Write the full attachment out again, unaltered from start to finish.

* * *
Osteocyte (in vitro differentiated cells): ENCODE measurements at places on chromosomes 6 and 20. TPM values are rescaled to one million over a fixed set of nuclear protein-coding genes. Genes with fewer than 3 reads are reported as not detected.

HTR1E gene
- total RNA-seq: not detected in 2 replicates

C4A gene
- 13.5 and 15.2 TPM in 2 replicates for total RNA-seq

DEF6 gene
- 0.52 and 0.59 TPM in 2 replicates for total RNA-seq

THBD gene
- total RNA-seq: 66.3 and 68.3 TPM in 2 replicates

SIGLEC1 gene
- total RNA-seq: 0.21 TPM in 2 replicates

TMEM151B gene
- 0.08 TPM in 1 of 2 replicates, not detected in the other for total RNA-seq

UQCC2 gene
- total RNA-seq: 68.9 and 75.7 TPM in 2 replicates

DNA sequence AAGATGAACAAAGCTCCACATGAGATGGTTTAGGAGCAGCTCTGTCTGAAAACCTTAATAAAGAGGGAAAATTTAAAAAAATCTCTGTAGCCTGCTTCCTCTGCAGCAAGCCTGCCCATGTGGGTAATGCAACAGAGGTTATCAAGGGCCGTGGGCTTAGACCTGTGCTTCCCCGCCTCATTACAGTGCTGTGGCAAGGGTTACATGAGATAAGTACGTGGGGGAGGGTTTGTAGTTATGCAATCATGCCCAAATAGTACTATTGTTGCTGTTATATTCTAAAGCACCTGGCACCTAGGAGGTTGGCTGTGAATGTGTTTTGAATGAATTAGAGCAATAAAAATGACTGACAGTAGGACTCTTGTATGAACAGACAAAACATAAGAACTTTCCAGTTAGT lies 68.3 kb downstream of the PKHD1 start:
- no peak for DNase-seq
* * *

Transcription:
Osteocyte (in vitro differentiated cells): ENCODE measurements at places on chromosomes 6 and 20. TPM values are rescaled to one million over a fixed set of nuclear protein-coding genes. Genes with fewer than 3 reads are reported as not detected.

HTR1E gene
- total RNA-seq: not detected in 2 replicates

C4A gene
- 13.5 and 15.2 TPM in 2 replicates for total RNA-seq

DEF6 gene
- 0.52 and 0.59 TPM in 2 replicates for total RNA-seq

THBD gene
- total RNA-seq: 66.3 and 68.3 TPM in 2 replicates

SIGLEC1 gene
- total RNA-seq: 0.21 TPM in 2 replicates

TMEM151B gene
- 0.08 TPM in 1 of 2 replicates, not detected in the other for total RNA-seq

UQCC2 gene
- total RNA-seq: 68.9 and 75.7 TPM in 2 replicates

DNA sequence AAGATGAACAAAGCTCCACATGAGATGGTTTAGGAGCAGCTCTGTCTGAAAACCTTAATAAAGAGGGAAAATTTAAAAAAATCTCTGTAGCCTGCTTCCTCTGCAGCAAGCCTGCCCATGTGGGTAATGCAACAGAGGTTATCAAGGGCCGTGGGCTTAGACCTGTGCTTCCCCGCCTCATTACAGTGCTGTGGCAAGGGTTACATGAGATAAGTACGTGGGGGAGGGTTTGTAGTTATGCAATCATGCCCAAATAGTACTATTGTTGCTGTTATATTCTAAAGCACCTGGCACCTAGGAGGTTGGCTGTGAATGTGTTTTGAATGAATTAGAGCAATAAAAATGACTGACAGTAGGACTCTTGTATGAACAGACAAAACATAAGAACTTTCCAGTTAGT lies 68.3 kb downstream of the PKHD1 start:
- no peak for DNase-seq